Calling your goals, “goals”, leaves you at a disadvantage. From now on, I suggest that you call them outcomes.
Let me tell you why. An article in the New York Times spells it out clearly: names have power. The way in which we speak about things affects our brains.
The term “goals”, has multiple meanings, depending on the context. In one way it means where you’d like to be, but in many other instances, it can mean, dreams, vision or desire. A wish, far off, into the future. Goals also have you thinking about the end result and not so much on how to get there.
Calling your goal an outcome, automatically implies that, for something to come out, something must go in. Your mind starts to wonder about how, and as research has shown, we solve problems in our sleep. The more you think about your outcomes the more you are likely to work towards them.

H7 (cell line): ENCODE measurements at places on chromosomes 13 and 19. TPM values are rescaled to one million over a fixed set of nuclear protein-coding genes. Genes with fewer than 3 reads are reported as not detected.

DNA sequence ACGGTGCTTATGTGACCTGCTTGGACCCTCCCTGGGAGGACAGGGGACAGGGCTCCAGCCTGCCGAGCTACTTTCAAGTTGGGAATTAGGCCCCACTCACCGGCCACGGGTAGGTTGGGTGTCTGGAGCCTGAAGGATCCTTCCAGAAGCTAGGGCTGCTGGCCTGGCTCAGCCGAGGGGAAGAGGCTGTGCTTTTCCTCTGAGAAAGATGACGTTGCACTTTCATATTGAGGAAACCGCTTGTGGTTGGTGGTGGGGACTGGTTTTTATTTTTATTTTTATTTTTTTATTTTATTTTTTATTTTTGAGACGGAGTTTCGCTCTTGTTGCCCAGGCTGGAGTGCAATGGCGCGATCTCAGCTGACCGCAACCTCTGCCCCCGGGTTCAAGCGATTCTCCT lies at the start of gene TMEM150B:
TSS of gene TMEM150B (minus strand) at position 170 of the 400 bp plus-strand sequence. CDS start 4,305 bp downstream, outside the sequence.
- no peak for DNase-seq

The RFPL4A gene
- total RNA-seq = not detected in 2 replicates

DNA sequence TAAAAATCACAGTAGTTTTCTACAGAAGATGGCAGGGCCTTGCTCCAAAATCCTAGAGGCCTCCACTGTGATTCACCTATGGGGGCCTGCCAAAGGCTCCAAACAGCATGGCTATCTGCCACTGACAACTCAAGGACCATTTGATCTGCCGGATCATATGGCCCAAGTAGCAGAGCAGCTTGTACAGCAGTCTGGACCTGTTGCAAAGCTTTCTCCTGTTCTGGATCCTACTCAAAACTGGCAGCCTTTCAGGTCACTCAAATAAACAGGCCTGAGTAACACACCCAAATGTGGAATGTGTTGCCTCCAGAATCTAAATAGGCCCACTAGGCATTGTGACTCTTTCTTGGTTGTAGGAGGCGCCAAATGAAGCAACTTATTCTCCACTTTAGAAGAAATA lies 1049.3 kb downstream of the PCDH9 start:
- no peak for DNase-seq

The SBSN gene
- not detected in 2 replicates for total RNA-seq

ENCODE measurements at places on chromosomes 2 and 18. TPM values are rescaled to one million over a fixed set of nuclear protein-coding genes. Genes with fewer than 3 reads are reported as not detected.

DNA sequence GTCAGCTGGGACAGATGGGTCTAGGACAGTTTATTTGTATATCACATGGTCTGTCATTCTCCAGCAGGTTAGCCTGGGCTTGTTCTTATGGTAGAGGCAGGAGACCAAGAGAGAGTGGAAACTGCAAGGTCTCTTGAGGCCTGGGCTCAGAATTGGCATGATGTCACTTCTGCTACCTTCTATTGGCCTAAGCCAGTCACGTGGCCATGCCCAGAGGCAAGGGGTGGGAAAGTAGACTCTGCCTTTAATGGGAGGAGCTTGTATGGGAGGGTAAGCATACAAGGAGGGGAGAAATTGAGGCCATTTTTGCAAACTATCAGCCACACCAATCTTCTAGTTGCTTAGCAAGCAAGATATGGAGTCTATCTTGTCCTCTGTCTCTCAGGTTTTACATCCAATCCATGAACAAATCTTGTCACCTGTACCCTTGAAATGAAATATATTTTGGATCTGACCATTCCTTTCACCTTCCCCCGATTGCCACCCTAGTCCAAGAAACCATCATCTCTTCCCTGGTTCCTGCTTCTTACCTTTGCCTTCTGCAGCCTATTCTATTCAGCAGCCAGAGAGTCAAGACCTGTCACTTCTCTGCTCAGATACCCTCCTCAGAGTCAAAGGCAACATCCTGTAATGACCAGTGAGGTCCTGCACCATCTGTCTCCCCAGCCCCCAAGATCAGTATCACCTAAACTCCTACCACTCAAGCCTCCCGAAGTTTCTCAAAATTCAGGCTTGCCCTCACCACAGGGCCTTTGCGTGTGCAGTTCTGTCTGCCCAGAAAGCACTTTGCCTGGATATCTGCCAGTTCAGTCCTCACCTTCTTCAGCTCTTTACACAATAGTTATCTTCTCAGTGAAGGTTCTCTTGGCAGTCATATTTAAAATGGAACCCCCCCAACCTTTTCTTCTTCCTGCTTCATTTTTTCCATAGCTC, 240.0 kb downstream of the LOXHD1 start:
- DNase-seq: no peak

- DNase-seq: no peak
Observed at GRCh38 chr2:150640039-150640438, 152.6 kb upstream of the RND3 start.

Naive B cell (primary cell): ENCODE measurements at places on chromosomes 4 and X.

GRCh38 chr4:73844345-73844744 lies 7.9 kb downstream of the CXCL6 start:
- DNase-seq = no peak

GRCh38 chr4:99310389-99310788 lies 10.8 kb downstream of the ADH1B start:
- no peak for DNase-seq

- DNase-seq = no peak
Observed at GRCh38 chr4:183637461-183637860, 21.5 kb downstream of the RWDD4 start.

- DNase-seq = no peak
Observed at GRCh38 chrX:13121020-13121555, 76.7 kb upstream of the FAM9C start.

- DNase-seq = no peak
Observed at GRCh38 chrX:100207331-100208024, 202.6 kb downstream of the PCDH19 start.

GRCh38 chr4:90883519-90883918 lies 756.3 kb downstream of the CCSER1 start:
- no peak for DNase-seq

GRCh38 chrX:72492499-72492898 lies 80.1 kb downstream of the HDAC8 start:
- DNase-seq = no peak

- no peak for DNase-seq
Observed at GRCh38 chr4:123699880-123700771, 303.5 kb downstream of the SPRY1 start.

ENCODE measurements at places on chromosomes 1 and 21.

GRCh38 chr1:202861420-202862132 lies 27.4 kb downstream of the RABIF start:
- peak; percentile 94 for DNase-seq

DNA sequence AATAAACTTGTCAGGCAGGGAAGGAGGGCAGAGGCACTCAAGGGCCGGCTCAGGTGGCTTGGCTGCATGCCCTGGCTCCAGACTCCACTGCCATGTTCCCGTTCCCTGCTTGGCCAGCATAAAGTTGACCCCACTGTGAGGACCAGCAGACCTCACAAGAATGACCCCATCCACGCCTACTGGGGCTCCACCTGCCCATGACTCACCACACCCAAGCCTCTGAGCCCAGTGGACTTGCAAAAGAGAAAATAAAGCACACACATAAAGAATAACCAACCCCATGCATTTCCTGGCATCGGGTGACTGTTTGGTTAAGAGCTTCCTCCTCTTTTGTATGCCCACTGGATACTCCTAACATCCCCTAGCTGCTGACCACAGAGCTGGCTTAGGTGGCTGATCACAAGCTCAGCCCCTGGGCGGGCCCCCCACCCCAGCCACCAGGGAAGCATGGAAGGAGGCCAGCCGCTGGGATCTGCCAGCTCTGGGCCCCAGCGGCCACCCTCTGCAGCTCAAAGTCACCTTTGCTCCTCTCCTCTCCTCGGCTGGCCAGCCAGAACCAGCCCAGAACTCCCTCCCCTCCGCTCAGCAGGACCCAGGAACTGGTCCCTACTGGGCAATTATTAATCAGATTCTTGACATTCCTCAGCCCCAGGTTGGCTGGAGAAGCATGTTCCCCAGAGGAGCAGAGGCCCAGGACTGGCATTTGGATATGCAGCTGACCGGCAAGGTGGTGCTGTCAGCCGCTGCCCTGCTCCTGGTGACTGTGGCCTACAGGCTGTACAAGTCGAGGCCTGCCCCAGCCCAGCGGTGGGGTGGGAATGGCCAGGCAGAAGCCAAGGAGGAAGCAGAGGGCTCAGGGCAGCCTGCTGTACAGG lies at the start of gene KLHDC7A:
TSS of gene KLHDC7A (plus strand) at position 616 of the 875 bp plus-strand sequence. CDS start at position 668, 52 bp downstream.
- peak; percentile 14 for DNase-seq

I have made a decision. I will only put my dreams on my outcomes list if I have attached a new habit to it. Want to lose weight? Add the habits of a better diet and regular exercise. Want to earn more money? Attach the habit of developing your skills and reading. If the outcome is worth pursuing the habit is worth cultivating.
If what you are thinking about is truly a “goal”, try something more specific, like dream, vision or desire, but don’t call them goals.
Featured image by Andrey Larin https://unsplash.com/photos/Kodkas71tT8